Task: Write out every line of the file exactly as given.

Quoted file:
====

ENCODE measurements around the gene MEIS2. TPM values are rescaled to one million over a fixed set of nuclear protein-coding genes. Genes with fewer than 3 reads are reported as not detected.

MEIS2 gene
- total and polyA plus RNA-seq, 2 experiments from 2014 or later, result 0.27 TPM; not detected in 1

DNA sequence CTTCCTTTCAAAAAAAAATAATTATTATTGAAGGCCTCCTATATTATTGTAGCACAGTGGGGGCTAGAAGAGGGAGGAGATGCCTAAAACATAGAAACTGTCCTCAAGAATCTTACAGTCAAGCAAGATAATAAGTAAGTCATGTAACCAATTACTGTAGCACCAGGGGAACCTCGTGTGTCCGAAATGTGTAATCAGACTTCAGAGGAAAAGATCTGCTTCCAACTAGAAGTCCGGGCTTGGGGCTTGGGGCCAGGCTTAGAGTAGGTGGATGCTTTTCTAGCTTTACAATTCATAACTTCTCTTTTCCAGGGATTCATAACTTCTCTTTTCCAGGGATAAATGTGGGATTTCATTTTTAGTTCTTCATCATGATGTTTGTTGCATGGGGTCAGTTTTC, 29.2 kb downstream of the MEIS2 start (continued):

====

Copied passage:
ENCODE measurements around the gene MEIS2. TPM values are rescaled to one million over a fixed set of nuclear protein-coding genes. Genes with fewer than 3 reads are reported as not detected.

MEIS2 gene
- total and polyA plus RNA-seq, 2 experiments from 2014 or later, result 0.27 TPM; not detected in 1

DNA sequence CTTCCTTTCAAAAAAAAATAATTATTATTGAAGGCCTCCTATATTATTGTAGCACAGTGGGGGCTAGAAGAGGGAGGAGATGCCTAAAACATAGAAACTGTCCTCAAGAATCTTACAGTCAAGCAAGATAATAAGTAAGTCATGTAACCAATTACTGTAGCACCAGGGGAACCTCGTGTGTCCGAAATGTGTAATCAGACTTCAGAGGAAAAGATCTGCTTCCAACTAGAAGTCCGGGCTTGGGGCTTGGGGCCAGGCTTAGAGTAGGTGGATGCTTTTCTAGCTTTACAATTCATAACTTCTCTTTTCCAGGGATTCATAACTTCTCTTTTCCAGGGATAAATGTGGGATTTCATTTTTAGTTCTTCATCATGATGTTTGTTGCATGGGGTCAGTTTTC, 29.2 kb downstream of the MEIS2 start (continued):